Tax Court Blog Introduction
I’m pleased to be the newest member of the Blogger’s Crew and will use this opportunity to introduce myself. After working in several accounting departments, I became an enrolled agent in 1992. A member of the National Association of Enrolled Agents (NAEA) I served as Director since 5/05 and assumed Secretary/Treasurer duties on 5/9/08.
My eclectic practice, located in Southern California, includes tax CPR (consultation, preparation, representation) along with business consultation, compilation, and other services requested by my clients.
Following three months of study, on my first attempt, in 2000 I passed the Tax Court admission exam and became a nonattorney admitted to Tax Court practice in 2001. Based upon that experience I developed and teach a class to guide other professionals in taking and passing the admission exam – in fact our first session will occur in Las Vegas on 5/19-5/21. Our inaugural class for 2002 had 3 exam passers (out of 7 who passed that year), and in 2006 all 6 of the successful candidates were my students.
Additionally I teach other CPE courses, primarily about representation before the IRS or in Tax Court, and I have written articles published in CCH’s Journal of Tax Practice and Procedure and NAEA’s EAJournal. I was one of 8 enrolled agents who appeared on the Today Show 3/31/08 to answer viewer questions, and was Jean Chatzky’s guest on Oprah and Friends XM radio show 4/15/08.
While Circular 230 professionals (enrolled agents, certified public accountants, and attorneys) can represent taxpayers at all administrative levels within the IRS, only attorneys are readily admitted to practice before the Tax Court. Up until Congressional changes in 1942 admission to the Tax Court bar was automatic and available to all. All nonattorneys must take an arduous examination to demonstrate their proficiency in 4 topics; once admitted they have the same standing as attorneys, in that court venue only.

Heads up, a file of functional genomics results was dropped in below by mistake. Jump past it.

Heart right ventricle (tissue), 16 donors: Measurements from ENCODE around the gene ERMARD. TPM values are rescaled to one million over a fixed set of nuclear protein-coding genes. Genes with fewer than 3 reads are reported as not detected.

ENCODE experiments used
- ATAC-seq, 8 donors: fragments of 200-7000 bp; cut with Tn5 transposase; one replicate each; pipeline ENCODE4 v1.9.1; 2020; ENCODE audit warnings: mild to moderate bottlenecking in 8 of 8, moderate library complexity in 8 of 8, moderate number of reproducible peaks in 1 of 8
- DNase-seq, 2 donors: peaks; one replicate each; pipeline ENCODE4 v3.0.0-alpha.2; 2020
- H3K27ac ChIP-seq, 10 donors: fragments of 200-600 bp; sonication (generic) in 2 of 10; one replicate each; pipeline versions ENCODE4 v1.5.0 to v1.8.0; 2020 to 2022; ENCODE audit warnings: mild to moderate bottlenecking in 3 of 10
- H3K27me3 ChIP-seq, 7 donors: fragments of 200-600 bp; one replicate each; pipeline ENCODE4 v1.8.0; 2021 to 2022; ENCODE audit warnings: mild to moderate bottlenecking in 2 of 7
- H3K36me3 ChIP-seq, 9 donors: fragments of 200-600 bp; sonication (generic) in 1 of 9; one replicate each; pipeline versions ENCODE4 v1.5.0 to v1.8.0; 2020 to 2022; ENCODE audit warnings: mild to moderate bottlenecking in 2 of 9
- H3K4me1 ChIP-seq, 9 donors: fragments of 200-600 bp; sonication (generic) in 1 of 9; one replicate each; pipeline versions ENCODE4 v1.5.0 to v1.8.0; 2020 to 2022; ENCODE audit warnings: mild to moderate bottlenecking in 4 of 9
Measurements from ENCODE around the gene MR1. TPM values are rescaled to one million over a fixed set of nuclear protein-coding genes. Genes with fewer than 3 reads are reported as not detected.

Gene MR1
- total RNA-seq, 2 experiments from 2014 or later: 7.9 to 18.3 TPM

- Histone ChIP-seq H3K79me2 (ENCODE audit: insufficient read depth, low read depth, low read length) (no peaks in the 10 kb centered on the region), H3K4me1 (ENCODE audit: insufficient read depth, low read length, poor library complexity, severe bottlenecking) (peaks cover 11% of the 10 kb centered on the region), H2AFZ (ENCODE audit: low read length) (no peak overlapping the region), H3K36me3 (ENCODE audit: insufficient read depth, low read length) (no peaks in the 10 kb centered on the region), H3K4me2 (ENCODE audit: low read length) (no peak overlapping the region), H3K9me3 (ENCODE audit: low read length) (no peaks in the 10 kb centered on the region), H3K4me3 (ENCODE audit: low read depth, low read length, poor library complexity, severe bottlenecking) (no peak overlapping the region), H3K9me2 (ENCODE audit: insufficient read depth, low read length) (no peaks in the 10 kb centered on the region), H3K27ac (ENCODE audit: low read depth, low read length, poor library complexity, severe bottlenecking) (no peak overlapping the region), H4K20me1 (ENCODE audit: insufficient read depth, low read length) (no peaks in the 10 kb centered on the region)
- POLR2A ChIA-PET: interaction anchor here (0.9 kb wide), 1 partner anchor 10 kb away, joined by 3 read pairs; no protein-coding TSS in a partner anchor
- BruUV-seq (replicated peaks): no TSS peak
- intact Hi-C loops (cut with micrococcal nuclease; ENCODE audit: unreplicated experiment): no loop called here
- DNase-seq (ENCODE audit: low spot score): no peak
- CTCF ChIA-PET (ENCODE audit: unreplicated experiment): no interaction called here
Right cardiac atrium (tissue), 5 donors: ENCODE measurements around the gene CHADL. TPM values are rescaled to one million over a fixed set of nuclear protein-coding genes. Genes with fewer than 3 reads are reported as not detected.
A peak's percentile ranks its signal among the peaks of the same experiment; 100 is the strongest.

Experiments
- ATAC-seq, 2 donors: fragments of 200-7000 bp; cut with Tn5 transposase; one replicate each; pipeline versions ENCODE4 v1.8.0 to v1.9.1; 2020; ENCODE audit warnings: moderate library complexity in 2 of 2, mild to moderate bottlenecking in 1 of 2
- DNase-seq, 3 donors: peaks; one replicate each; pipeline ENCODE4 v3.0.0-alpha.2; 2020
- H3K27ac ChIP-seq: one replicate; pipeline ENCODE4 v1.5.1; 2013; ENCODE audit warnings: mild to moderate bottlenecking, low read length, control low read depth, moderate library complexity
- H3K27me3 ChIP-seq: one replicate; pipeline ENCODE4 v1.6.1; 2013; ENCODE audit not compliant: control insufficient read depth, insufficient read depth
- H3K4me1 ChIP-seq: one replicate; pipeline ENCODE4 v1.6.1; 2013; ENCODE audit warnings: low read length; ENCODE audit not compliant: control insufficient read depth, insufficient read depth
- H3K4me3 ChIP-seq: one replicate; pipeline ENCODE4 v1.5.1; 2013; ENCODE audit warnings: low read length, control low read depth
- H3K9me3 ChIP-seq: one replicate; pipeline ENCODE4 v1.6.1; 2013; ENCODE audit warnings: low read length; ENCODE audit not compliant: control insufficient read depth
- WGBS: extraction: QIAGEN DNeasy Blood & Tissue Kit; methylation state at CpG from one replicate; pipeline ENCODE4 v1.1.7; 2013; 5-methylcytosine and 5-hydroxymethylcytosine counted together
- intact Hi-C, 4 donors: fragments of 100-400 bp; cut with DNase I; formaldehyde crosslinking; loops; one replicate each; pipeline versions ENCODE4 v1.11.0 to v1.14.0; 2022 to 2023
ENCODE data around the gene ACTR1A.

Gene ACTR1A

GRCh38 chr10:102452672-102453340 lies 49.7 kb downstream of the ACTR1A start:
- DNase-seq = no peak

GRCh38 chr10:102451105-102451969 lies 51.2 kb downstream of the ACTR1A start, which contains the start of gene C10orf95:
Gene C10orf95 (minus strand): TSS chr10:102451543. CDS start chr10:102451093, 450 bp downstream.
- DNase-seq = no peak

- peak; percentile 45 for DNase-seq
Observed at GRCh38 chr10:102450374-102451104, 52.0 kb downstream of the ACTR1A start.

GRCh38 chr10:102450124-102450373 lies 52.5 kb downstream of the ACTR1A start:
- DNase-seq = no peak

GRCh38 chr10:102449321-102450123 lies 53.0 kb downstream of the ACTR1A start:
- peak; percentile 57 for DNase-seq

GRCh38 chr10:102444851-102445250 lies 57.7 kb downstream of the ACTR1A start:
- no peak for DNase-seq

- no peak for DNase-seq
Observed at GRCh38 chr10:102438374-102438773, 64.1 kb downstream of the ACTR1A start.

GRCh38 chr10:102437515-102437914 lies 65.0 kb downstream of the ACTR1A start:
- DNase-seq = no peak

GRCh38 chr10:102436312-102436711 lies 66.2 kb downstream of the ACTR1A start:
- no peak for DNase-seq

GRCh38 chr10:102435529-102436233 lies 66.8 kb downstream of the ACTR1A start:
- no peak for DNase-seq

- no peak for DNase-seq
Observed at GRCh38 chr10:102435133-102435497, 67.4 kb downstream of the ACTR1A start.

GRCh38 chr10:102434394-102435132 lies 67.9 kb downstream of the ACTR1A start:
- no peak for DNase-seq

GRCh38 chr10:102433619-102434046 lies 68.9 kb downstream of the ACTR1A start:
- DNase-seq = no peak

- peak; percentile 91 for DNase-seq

The exam is given every other year and is scheduled to take place 11/13/08 at the Tax Court building in Washington, DC. The topics tested include Federal Taxation (40%), Evidence (25%), Practice and Procedure (25%) and Legal Ethics (10%). It is a four hour, primarily essay examination, although there are some sections that only require “yes” or “no” answers or give brief calculations. Each section must be passed with a score of 70% or better and the entire exam must be passed in one attempt. Passing scores are traditionally very low, often with just 5-10% of the candidates succeeding. To say it is a difficult process is an understatement, but I believe it is a worthy endeavor for some professionals.
So, what will we talk about? We’ll discuss the Tax Court, its jurisdiction and procedure, and its relevance to today’s taxpayers. I suspect we’ll go into other areas as well. It’s uncharted territory for me and I’m anxious to see where this journey will take us.
Feel free to contact me if you have questions - direct email address is email@example.com.
Sherrill L. Gregory, MBA, MST, EA, USTCP